Hollywood's strategy can be applied to any perishable good or service with a short window of opportunity to make sales. For any enterprise "in it for the long haul", this skyrocket to fame and glory is the road to yet another pitfall: flaming out before catching fire. The enterprise passes up slowly building a following of loyal customers, repeat purchases and long term relationships. It opts for generating a furry of press coverage. It appeals to early adopters as the next new thing without any clear use, benefit or outcome offered. It's extremely fashionable like the latest "it" boy, girl or thing. The hype is very seductive. It looks like the startup is going to scale until the flameout comes along. Suddenly the future looks like the end of hype cycle or the chasm between the early adopters and the early majority.
Once again there are several strategies to avoid this pitfall:
- Consciously dismiss the hype as seductive, misleading and distracting from appealing to the pragmatic early majority who want proof of specific features and benefits.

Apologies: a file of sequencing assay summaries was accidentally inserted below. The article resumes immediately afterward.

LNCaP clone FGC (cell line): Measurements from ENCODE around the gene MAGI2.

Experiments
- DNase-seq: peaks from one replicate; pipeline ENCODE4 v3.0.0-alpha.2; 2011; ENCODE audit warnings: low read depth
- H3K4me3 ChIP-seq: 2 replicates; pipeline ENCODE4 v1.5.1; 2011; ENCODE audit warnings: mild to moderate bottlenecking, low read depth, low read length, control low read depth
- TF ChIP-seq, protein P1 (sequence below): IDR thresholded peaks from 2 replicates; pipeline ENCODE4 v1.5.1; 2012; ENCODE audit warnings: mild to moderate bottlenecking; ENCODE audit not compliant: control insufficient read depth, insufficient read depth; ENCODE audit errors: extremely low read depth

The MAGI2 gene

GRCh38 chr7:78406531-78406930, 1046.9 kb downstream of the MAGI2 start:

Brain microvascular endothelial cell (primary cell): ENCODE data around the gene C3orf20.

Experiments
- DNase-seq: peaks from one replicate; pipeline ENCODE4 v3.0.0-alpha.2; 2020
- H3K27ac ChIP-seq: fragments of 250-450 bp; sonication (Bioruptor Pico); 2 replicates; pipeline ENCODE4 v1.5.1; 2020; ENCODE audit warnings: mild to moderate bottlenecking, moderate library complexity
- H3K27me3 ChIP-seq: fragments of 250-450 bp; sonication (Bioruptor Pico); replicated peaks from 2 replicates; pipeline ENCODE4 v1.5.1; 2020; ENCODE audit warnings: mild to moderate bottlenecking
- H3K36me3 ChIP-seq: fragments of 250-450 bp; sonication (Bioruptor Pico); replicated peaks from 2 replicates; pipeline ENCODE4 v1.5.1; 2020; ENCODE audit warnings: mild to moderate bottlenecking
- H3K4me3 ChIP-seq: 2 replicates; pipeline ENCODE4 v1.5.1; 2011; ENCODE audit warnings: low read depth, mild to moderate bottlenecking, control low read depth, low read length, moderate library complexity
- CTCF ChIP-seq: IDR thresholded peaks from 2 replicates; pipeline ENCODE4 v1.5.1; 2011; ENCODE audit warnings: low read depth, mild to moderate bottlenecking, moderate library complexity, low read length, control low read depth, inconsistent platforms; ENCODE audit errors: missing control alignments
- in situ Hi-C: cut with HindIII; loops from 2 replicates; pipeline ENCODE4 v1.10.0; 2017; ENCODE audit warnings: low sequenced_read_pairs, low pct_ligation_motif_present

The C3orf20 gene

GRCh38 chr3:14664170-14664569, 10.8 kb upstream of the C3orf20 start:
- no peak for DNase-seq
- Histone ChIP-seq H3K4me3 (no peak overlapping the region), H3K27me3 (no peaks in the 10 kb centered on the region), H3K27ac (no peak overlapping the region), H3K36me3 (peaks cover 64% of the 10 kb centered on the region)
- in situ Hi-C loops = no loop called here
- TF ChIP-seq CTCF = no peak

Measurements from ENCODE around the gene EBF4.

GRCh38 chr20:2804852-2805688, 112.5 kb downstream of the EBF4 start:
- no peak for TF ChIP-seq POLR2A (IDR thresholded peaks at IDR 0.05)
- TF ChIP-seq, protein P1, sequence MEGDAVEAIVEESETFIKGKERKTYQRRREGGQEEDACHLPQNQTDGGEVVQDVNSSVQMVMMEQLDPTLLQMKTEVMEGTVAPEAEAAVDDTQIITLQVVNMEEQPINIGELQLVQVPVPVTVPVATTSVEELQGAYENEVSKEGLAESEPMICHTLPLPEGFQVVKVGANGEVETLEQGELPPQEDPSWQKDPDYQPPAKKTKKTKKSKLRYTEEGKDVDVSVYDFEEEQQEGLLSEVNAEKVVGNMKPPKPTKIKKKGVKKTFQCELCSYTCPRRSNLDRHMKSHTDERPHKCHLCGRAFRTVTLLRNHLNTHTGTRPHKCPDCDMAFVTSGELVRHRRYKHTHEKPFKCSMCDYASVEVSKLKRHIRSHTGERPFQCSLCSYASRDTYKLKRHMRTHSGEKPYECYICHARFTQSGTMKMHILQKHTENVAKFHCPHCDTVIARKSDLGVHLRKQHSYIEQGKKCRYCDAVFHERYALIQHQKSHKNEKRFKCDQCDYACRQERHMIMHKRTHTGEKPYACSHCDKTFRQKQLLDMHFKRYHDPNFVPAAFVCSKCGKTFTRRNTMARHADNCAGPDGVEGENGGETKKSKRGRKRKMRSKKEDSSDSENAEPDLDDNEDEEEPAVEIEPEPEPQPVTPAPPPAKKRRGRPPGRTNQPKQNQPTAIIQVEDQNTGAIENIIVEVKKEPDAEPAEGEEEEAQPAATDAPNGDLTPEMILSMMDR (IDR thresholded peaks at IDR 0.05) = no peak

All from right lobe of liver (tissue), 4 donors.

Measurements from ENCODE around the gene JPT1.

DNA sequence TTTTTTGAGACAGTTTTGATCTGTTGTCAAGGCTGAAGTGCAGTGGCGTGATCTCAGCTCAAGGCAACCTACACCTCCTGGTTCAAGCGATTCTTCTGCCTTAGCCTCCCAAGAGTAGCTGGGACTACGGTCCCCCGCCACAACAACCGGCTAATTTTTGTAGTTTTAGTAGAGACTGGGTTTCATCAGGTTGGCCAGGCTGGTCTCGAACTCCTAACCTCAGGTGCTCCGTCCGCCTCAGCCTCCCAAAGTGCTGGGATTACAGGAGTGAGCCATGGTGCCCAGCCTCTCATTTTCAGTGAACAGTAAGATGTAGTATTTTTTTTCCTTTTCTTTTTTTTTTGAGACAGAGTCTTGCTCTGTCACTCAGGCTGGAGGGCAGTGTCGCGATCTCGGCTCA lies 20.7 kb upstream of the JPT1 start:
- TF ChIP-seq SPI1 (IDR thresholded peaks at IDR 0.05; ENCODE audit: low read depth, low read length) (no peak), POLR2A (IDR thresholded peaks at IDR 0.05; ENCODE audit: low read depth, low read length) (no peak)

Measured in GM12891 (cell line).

- Cultivate relationships with early adopters as if they can provide feedback to develop the next upgrades and forewarn you of potential negative reactions to the current version.
- When asked to extoll the virtues of your "next new thing", put the ball back in the laps of the fans who are final arbiters of why they like it, want it and see uses for it.
- Give a heads up to reporters about the long term development plan that could evolve into other stories for them to work with you on in the future.
Each of these strategies ground the flighty excursions of early adopters with long term relationships. They present a humble, grateful and unassuming face to the public. They turn off the desperate approval seeking of insecure product introductions. They turn on intentional collaborations with fans and reporters to improve on the initial launch.